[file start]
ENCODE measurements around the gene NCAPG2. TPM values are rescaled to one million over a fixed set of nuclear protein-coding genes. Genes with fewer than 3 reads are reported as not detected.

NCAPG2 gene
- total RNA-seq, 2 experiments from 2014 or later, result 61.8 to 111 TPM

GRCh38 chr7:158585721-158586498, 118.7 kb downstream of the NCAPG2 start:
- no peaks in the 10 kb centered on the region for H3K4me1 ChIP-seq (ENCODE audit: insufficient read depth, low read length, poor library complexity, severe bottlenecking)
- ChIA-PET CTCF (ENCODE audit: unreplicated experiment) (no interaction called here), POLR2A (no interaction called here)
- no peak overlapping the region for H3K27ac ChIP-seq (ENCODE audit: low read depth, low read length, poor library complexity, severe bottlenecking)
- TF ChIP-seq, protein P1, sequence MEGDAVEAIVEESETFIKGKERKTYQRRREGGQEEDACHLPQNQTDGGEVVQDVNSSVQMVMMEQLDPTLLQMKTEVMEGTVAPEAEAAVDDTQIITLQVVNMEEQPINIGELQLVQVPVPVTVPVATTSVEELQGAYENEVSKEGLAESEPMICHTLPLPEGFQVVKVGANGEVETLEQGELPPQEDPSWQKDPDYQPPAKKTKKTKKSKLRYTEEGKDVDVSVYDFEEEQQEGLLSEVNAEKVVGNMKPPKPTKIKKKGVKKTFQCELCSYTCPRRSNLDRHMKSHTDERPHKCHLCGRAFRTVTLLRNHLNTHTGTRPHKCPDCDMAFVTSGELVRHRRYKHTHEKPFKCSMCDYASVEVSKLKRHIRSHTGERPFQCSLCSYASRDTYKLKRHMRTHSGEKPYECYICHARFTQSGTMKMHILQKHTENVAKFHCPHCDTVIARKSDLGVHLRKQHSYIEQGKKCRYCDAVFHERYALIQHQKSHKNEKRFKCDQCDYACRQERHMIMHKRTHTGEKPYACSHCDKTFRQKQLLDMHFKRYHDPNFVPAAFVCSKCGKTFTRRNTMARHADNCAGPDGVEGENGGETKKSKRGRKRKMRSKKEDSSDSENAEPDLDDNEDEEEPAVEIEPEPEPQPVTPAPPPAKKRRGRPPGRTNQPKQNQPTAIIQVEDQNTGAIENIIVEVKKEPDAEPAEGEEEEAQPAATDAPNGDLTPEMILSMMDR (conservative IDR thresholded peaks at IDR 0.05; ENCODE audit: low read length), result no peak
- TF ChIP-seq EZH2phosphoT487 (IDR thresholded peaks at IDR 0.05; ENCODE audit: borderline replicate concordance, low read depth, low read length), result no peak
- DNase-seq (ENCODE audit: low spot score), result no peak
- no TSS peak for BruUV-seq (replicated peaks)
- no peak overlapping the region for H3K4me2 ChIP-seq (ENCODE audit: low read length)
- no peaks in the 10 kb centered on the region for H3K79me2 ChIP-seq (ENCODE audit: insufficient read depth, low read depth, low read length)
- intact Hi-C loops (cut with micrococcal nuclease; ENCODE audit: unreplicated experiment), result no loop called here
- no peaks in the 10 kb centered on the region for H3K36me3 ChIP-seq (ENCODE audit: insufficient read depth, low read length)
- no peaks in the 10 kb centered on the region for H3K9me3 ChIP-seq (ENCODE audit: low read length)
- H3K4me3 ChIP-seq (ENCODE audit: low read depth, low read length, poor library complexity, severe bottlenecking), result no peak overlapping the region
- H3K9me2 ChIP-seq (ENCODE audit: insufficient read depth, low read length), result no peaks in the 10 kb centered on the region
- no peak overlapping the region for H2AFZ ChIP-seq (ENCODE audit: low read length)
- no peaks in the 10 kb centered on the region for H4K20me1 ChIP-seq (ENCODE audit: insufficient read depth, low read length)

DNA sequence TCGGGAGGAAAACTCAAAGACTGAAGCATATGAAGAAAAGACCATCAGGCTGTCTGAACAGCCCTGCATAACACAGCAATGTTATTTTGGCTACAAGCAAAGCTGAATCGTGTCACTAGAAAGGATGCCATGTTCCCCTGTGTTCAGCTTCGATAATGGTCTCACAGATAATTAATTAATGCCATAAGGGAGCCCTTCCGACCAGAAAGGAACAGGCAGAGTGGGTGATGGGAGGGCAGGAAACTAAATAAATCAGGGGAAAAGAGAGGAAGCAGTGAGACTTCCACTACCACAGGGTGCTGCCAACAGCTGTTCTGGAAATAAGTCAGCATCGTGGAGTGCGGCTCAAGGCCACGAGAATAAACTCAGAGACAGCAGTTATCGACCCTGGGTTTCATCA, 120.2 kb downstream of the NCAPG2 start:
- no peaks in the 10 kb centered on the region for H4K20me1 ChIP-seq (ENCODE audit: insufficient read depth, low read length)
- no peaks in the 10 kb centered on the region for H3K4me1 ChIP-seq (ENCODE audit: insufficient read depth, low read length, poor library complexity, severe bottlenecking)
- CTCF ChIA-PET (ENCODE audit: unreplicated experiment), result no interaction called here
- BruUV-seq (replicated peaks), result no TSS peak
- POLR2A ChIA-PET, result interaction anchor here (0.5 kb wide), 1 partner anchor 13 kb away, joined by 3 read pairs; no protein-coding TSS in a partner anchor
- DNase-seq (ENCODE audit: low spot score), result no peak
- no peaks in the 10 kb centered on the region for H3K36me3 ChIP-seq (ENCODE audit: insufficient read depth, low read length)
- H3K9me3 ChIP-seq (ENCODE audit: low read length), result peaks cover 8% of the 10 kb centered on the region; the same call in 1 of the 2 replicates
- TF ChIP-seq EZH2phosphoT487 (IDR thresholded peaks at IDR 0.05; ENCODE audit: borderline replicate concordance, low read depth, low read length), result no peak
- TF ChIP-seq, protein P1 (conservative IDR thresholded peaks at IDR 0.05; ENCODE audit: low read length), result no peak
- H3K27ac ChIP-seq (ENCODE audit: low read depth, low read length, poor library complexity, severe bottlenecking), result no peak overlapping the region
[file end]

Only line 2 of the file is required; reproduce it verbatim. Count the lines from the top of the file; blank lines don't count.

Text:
NCAPG2 gene